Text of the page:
Similarly, we can prove that the Halting problem is undecidable by considering the following decision problem : on input , the description of a Turing machine, answer NO if halts and accepts and YES otherwise. The above problem is decidable if the Halting problem is decidable. However, suppose where decidable and let be a Turing machine that solves , then halts and accepts if and only if does not halt and accept, which is a contradiction.

It is easy to do something similar with time-bounded computations.

Definition 3 (Time constructible functions)A function is time constructible if there is an algorithm that, on input , computes the value in time

All polynomials are time constructible, as well as all combinations of exponential, polynomial, and root functions such as , , , and so on. Indeed, one needs to work quite hard to come with an example of a function that is not time constructible. One example of a function that is not time constructible is the following: define to equal if the number written in binary encodes a turing machine that halts on all inputs, and define to equal otherwise.

Theorem 4 (Time hierarchy theorem — simplified version)For every time-constructible function , there is a language such that every algorithm that decides must run in time on infinitely many inputs, but .

*Proof:* The theorem holds for any model of computation which is simulable within the model. For concreteness, we give the proof for the case of Turing machine. We define the language

That is, an input to the problem is a pair , where is a Turing machine and is a possible input for , and the goal of the problem is to determine whether , on input , halts and rejects in at most steps, where is the length of .

First, we note that is decidable in time polynomial in on inputs of length . Given an input , we compute , where is the length of in time (here we are using the time-constructibility of ) and then we run a simulation of the computation of on input . If the simulation halts and reject within steps, then we accept. If the simulation accepts within steps, or is still running after steps, then we reject.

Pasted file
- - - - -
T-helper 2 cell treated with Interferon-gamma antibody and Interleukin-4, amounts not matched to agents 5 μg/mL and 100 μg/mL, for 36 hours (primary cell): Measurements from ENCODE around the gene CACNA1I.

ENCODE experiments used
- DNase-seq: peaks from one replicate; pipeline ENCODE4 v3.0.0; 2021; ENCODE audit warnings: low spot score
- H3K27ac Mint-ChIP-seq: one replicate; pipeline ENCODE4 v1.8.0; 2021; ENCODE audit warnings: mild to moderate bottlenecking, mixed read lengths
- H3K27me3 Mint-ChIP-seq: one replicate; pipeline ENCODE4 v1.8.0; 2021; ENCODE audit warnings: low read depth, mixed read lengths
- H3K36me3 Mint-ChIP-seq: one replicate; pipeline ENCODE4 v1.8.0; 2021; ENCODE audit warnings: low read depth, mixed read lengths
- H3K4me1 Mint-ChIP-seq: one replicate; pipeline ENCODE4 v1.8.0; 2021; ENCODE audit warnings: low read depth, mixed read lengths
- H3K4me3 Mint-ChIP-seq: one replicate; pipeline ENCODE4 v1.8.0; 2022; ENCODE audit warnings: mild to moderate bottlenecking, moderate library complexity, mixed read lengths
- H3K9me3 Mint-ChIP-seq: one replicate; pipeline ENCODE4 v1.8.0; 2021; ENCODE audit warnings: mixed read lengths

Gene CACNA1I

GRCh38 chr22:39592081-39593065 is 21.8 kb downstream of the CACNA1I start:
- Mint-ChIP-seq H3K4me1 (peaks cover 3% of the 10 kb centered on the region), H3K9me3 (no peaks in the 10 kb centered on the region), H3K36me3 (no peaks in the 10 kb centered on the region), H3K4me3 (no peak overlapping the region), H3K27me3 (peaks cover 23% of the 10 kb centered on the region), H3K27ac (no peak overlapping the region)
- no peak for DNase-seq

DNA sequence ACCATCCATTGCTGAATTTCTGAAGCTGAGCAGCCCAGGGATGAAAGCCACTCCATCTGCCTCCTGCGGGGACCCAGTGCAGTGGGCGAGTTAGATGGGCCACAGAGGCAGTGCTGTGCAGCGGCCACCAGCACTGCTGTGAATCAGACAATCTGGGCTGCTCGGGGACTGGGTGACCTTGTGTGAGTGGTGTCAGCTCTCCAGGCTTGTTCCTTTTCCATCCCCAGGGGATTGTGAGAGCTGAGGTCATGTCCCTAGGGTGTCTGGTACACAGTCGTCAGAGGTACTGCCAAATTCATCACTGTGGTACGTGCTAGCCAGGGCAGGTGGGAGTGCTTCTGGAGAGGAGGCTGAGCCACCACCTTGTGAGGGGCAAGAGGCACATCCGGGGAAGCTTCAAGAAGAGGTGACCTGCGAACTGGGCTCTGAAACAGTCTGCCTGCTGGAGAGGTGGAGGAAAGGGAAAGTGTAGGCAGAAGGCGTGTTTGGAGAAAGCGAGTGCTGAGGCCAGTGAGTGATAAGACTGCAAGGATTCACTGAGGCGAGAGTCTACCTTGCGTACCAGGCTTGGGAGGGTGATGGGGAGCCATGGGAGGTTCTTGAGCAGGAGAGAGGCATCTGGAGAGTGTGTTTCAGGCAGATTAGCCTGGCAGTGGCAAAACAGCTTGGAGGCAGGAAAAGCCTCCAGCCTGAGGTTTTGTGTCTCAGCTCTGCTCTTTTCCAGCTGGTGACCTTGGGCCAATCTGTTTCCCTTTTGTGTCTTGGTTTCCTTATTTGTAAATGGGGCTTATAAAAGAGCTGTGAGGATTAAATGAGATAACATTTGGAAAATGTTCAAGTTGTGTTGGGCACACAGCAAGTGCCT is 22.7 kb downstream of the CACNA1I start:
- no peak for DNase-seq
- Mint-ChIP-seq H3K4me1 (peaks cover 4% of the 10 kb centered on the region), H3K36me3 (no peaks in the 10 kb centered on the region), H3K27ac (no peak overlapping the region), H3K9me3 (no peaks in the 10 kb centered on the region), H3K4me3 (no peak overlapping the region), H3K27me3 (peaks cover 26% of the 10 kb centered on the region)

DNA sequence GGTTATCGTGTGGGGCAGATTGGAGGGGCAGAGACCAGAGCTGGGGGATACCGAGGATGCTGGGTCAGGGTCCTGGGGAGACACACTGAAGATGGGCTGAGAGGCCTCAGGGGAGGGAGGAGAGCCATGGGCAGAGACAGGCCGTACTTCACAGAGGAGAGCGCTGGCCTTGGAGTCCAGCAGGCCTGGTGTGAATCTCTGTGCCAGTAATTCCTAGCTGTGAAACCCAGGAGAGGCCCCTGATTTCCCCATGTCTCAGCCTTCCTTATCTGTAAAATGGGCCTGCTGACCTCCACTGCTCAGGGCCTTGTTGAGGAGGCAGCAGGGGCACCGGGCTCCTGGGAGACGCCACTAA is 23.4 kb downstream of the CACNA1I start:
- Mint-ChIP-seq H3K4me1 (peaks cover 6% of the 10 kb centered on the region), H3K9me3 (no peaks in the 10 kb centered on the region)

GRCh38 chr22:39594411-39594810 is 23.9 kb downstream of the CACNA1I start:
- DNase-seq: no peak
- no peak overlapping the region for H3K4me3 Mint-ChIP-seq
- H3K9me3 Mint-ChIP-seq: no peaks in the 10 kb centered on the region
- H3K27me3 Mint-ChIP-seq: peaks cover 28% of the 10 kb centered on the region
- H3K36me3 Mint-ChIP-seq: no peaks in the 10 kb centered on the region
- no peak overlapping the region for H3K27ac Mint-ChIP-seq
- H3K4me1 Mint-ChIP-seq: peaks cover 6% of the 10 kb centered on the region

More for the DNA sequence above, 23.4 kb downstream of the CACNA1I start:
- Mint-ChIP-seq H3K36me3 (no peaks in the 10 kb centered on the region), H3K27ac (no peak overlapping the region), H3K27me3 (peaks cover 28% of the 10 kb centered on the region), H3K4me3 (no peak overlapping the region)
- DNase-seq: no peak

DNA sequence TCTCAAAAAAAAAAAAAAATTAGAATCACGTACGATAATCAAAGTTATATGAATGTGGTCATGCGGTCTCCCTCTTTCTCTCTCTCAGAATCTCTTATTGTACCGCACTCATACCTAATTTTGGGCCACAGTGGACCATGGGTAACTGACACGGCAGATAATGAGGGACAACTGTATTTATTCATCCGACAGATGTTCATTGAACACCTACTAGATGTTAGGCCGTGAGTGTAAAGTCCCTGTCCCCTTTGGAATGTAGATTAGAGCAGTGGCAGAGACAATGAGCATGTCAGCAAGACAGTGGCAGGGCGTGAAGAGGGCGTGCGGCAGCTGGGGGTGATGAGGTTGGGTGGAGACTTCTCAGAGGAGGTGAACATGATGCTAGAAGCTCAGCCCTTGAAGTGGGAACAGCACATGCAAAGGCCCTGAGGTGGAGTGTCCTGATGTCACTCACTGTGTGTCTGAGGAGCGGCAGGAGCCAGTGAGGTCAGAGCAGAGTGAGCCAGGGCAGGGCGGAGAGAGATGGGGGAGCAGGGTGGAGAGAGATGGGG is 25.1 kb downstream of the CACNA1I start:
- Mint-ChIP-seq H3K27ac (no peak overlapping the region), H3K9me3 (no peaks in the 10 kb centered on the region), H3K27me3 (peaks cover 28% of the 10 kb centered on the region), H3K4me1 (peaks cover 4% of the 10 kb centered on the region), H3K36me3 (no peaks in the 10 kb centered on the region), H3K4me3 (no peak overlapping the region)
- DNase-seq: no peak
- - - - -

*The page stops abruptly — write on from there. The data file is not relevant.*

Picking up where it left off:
It remains to argue that every machine that decides must run in time for infinitely many inputs.

Let be a machine that decides and let be any string. Suppose that , on input , halts after steps. Then if , on input , rejects, then , by definition of , and so is incorrectly deciding on input . If , on input accepts, then , and so is again incorrect. In either case we reach a contradiction to the assumption that decides .

It follows that halts after steps on all the inputs of the form , of which there are infinitely many.

We define two more complexity classes in order to derive certain simple consequences of the time hierarchy theorem.

Corollary 5and

*Proof:* Apply the time hierarchy theorem to , and let be the resulting language. Then is decidable in time , and so it is in . Suppose that , and so that there is a machine that decides in time at most on inputs of length , where is a polynomial. Since for all but finitely many values of , contradicting the property of guaranteed by the time hierarchy theorem.

Apply the time hierarchy theorem to , and let be the resulting language. Then is decidable in time , and so , but we cannot have or else the machine deciding in time would run in time for all but a finite number of inputs.

## 3 comments

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April 25, 2010 at 12:37 am

borisThank you for posting this.

I think there is a typo in Theorem 2 – “if the decision problem is solvable in time {t(n)} then the decision problem is solvable in time {O(n^{O(1)} \cdot t(n))}”.

April 25, 2010 at 1:14 am

Sune JakobsenThanks for a great post.

There is an unfinished sentence just before theorem 4:

“Indeed, one needs to work quite hard to”

April 25, 2010 at 8:57 am

Marcus RittGreat post.

To be compatible with the algorithm for the search problem, shouldn’t the decision problem in the proof of theorem 2 decide if there’s a suffix z such that ?